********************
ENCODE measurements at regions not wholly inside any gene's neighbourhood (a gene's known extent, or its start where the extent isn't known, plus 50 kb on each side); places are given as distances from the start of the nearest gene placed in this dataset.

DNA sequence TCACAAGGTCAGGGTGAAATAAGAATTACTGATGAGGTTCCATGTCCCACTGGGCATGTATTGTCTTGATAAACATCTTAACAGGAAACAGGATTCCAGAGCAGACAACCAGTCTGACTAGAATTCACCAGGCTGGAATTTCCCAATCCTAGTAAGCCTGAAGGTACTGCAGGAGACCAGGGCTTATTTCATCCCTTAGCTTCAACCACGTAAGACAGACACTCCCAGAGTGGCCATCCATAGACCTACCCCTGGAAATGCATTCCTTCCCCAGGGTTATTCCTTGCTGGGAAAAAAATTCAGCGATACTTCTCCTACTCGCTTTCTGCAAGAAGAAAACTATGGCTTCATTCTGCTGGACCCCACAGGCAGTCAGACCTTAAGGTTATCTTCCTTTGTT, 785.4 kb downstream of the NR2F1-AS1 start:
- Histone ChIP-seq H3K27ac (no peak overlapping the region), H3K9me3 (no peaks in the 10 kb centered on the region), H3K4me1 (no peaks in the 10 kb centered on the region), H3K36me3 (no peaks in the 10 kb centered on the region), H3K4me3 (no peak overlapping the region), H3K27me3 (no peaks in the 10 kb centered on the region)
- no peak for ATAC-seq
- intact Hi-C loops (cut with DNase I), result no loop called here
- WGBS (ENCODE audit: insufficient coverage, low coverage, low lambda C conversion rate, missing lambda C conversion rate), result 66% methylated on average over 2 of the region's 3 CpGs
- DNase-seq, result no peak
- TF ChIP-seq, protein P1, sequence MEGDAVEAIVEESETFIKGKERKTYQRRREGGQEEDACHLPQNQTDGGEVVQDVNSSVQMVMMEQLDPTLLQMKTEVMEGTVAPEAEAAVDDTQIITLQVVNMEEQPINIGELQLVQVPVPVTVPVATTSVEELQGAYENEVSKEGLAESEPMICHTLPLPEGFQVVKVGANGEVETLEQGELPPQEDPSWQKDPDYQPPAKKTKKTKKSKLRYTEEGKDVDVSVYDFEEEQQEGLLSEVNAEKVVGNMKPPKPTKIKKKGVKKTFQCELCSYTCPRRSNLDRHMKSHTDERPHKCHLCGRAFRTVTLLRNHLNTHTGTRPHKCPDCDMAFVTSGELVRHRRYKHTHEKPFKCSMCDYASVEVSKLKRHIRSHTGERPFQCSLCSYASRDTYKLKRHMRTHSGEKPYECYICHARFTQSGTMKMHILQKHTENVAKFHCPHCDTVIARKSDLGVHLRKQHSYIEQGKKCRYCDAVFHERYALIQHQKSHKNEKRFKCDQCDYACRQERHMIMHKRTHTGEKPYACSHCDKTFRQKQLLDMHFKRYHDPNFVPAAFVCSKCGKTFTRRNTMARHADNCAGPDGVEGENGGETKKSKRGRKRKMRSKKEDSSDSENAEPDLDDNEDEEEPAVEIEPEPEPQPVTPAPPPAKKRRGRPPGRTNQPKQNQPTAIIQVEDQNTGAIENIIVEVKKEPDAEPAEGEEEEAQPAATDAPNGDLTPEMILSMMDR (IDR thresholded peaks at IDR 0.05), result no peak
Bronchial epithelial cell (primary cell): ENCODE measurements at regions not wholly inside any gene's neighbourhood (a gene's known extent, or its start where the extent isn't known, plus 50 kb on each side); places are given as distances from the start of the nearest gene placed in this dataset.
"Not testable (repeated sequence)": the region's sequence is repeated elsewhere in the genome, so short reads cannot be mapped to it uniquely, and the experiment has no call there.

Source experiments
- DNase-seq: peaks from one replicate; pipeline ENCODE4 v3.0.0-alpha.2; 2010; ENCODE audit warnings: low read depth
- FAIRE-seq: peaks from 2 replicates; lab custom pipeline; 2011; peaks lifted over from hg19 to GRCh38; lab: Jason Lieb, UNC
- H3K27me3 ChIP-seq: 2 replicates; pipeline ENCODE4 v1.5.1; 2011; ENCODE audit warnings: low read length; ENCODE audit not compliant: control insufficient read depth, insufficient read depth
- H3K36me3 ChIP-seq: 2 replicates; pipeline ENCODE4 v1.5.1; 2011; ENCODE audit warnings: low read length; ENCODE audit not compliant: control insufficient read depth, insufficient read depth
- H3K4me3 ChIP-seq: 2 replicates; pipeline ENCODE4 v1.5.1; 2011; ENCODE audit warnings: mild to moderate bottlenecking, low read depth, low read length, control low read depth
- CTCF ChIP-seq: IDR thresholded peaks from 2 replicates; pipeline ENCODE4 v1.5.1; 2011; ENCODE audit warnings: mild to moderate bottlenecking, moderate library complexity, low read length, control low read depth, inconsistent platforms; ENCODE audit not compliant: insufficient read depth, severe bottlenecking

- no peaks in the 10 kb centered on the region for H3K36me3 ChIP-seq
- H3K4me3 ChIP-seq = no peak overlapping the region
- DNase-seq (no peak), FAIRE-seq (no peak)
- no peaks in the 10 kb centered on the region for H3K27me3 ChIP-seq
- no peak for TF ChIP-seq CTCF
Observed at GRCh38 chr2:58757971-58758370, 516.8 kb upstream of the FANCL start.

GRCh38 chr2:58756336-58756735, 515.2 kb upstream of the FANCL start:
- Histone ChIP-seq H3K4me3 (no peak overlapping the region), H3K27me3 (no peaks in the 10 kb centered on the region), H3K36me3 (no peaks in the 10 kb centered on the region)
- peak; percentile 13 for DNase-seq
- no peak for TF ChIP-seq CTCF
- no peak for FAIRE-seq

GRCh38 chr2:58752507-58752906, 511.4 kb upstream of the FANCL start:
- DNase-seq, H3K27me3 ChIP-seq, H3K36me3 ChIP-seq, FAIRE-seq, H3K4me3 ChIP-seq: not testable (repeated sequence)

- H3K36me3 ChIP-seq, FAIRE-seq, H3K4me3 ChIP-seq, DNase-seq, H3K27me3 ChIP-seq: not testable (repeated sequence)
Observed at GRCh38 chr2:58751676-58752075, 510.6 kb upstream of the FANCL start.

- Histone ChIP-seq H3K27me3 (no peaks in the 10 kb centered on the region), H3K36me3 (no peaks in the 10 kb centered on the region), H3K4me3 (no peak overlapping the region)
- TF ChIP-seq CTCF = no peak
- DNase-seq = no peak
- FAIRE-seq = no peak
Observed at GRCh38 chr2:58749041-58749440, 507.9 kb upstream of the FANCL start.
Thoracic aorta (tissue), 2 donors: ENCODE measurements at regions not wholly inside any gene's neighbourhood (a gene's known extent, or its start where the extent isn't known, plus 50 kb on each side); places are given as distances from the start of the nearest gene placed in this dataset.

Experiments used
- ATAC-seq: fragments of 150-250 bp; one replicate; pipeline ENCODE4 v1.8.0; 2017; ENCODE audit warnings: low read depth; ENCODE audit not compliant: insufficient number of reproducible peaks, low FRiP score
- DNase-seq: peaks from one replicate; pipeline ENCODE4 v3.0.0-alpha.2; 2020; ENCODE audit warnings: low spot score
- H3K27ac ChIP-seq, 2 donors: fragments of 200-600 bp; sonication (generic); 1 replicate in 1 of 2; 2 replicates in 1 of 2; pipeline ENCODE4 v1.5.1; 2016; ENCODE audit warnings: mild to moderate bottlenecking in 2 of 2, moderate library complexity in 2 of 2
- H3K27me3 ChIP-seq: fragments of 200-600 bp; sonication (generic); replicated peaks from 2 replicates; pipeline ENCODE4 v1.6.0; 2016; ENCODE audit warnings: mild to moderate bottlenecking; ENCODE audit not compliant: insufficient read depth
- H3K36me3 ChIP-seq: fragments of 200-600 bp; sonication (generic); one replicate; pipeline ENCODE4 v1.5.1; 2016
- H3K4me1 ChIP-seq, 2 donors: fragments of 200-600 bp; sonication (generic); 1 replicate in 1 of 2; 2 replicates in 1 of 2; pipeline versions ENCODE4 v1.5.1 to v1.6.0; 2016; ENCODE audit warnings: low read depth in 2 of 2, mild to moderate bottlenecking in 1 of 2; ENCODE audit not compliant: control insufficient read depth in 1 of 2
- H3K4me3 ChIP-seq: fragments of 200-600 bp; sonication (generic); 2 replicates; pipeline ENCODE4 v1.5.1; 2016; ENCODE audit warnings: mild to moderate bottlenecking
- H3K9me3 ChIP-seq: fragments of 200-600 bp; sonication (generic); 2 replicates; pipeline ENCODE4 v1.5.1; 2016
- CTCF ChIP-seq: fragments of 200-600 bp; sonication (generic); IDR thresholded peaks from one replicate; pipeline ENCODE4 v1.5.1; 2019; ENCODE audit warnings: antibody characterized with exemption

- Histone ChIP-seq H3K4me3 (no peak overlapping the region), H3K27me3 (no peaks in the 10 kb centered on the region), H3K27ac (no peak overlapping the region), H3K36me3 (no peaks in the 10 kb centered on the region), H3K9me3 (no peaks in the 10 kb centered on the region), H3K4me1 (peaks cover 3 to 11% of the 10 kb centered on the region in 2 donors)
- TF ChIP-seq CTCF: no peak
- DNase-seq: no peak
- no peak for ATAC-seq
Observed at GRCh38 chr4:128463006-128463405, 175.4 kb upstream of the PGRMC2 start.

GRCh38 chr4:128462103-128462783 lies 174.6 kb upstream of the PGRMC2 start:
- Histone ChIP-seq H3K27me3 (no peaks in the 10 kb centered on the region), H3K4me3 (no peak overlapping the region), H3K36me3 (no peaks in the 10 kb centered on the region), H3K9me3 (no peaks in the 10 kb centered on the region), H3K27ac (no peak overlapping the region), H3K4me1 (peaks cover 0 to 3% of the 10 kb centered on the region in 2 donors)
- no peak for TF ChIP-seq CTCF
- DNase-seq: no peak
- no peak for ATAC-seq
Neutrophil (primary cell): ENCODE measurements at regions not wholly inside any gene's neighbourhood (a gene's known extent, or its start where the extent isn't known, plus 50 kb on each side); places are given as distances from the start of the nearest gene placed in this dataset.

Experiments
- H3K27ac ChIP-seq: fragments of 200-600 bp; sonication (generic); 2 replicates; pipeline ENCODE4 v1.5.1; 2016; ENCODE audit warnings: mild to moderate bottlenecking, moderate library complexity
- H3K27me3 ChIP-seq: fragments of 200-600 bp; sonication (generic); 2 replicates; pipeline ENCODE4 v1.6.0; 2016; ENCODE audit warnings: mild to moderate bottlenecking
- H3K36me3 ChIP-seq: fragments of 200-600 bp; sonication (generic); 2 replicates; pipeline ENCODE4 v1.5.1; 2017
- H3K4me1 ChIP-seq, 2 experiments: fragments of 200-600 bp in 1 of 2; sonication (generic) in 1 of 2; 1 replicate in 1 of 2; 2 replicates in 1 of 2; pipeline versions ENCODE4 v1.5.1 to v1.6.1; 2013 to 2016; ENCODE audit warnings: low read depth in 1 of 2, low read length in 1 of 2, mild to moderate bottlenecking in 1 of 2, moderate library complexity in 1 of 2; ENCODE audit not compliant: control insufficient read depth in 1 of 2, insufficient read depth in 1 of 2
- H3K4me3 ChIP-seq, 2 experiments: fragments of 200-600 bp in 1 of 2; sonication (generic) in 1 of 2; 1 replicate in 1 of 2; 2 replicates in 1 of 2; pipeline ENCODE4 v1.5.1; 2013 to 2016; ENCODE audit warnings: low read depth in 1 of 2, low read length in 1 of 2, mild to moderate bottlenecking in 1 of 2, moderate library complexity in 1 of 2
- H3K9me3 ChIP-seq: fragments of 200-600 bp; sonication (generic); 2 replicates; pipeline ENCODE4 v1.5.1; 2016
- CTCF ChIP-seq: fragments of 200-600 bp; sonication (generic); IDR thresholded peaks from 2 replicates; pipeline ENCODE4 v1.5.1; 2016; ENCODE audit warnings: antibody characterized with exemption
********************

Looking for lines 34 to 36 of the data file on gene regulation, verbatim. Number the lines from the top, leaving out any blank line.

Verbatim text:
- TF ChIP-seq CTCF = no peak
- DNase-seq = no peak
- FAIRE-seq = no peak